County health officials have detected a species of mosquito responsible for spreading Zika and other viruses for the first time in Southern Nevada.
The detection of the mosquitoes, which go by the scientific name Aedes aegypti, occurred Wednesday within the 89032 ZIP code in North Las Vegas.
The tiny bloodsuckers spread viruses such as Zika, dengue, chikungunya and others by biting an infected person who still has the virus in their blood, then surviving long enough to bite another person after the virus has had time to multiply in their systems.
But health experts said Southern Nevadans should not be too alarmed.
“The viruses that it carries, we don’t see very often in Southern Nevada,” said Brian Labus, an infectious disease epidemiologist at UNLV.
Boots on the ground
Jackie Reszetar, director of environmental health for the Southern Nevada Health District, said researchers do not yet know how the three mosquitoes trapped in North Las Vegas got here.
“We have boots on the ground trying to figure this stuff out,” she said.
According to the Centers for Disease Control and Prevention, Southern Nevada is on the edge of the range of the tropical mosquitoes, though they mostly live in more humid areas in the southern half of the country, as well as in Central and South America.
Labus said it’s possible the mosquitoes have been here all along but are so rare that they have not previously been detected. It’s also possible that they traveled here, possibly in someone’s luggage or car, he said.
Reszetar said the mosquitoes aren’t a reason for panic, but people should take more caution in keeping their yards clean and eliminating any standing water that mosquitoes require for breeding.
The mosquitoes will be tested for Zika, according to the health district, though no mosquito-borne cases of the illness have been reported in Southern Nevada.
Zika remains rare here
There has been one case of Zika in Clark County this year, which was travel-related. Last year, the county saw 22 cases of Zika, all travel-related except for one that was sexually transmitted, the district said.
The Aedes aegypti mosquitoes were spotted by the health district’s vector surveillance program, which has been trapping mosquitoes since 2004.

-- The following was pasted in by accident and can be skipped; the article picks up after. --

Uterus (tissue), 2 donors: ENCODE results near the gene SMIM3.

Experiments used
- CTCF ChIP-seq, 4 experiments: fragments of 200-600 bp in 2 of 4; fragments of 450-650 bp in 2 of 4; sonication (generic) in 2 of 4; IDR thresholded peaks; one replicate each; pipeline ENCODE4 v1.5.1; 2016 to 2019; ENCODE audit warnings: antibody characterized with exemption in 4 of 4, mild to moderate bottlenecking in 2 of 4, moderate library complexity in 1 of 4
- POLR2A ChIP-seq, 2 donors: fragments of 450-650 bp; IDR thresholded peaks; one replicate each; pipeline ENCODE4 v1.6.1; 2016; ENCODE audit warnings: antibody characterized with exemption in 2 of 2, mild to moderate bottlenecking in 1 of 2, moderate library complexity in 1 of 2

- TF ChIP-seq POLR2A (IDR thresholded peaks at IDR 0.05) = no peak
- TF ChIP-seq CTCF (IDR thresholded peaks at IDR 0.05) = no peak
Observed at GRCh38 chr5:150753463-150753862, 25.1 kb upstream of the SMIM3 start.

The species has been detected in Arizona and California previously, but none of the mosquitoes tested in those states have tested positive for Zika yet, health officials noted.
The health district said it will ramp up its surveillance to determine how many mosquitoes might be in the area. It also is asking residents who spot mosquitoes to contact the vector surveillance program at 702-759-1633.
Clark County and the health district teamed up to record a panel discussion on mosquito dangers and educate residents about ways to protect themselves. The 30-minutes program, “Mosquito Menace: What You Need to Know,” will air on Clark County Television at 8 p.m. June 9 and be rebroadcast throughout the summer. It will also be available online at www.YouTube.com/ClarkCountyNV.
Contact Blake Apgar at firstname.lastname@example.org or 702-387-5298. Follow @blakeapgar on Twitter.
Guidelines for preventing mosquito bites
— Use EPA-registered insect repellents containing DEET, picaridin, IR3535, oil of lemon eucalyptus, or 2-undecanone, though not on infants under 2 months old;
— Adults should spray repellent on their hands first to apply to a child’s face. Repellents should not be sprayed onto a child’s hands, eyes, mouth, cut or irritated skin;
— Children under 3 years old should not use products containing oil of lemon eucalyptus or para-menthane-diol;
— When outdoors, wearing long-sleeved shirts and pants will reduce skin exposure;
— Doors and windows should have tight-fitting screens without any tears;
— Place netting over infant carriers if in a mosquito-infected area;
— When sleeping outdoors, use mosquito netting.